Law Practice Management and Technology

The Bottom Line Volume 34, No.2, April 2013

Message from the Guest Editor New Tricks for an Old Dog: Teaching Legal Tech By Ron Dolin, J.D., Ph.D.

Ron Dolin

I was fortunate last term to teach a new course at Stanford Law School that I called Legal Technology and Informatics.1 Legal informatics could be defined as a computational perspective of law: where legal information resides, and how it is manipulated and transmitted. In putting the course together, I had to select from a wide array of potential material that I thought was important to train a new generation of lawyers and “legal technologists”. In this article, I will discuss some of what I included and why. In addition, as the guest editor of this issue of The Bottom Line (TBL), I invited some of the people whom I thought were working in areas of interest to practitioners. My goal is to inform lawyers about some of the changes coming as a result of legal technology, as well as to help prepare them not only to utilize new methods, but also to help build them.

Although there is a decades-old history to the application of technology to the law (e.g. the conferences ICAIL, JURIX, TREC), in many important ways legal technology and informatics is transforming into something new. It is not surprising that technology would invade and transform any field at some point. Law, though, is often a bastion of tradition and risk aversion (often for good reason), so it is also not surprising that law has not generally been among the early adopters of the “new new thing”.2 This is perhaps especially true under the pyramid-based, billable hour model of many law firms, where the incentives to capitalize on technological improvements in efficiency and accuracy are often absent.3 Nevertheless, it seems that the law is currently undergoing a transformation, in no small part due to technology, that is disrupting the status quo.4 As a result, TBL felt that it was important to highlight some of the changes afoot in the profession so that practitioners can better anticipate, accommodate, and even accelerate a new paradigm of law and legal practice. Throughout this article, I’ll be introducing the other articles in this issue as they relate to some of the material I’m describing. In this case, the article by Marc Lauritsen, “A Time to Tool Up,” focuses on the growing importance to attorneys of a hands-on awareness of upcoming tools, while the article by lawyer and venture capitalist David Hornik, “Bringing Technology to the Law,” focuses on some of the areas most likely to experience these changes.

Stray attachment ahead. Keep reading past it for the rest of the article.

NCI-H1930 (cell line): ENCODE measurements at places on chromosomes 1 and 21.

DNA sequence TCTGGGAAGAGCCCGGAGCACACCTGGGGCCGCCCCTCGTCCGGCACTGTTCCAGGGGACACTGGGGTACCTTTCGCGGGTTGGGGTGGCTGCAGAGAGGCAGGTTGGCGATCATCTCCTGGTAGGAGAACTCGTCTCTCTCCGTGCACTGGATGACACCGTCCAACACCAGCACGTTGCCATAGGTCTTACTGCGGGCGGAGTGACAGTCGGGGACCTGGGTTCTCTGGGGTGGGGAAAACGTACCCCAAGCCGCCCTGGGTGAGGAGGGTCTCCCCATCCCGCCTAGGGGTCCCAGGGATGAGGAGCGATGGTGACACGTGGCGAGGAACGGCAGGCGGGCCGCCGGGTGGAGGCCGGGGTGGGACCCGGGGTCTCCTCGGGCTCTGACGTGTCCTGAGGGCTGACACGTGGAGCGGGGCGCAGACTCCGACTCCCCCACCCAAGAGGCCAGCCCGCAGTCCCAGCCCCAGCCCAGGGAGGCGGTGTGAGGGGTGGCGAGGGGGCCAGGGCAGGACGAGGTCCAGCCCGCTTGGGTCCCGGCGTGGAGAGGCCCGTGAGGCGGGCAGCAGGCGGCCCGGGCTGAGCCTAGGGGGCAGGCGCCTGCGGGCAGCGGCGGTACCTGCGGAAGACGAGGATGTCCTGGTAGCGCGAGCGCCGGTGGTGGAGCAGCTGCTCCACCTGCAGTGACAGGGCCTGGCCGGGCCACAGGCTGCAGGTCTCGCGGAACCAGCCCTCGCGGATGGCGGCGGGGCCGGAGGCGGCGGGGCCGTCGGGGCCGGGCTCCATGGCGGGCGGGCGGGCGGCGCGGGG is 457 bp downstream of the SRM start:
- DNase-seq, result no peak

The class was composed of nine sessions in the quarter, each with a main theme and a guest speaker (some of whom have been included in this issue). As I describe the material below, I highlight the major points that I hoped to present to the class. Legal technology cuts across all areas of law and technology, and the class was designed as a survey – touching on broad topics with pointers in both the syllabus and course reader for the interested student. For anyone interested, the full syllabus is availableat https://beta.lawgives.com/communities/legal-technology-class/syllabus.pdf. The thrust of the class was to help law students understand how to look at legal problems from a computational and engineering perspective, as well as to understand the context under which technology is more likely to be adopted within the legal system. For another perspective on teaching law and technology, the article by Ronald Staudt and Andrew Medeiros, regarding their “A2J” Access-2-Justice program at IIT Chicago-Kent College of Law, focuses on practical, hands-on technology training.

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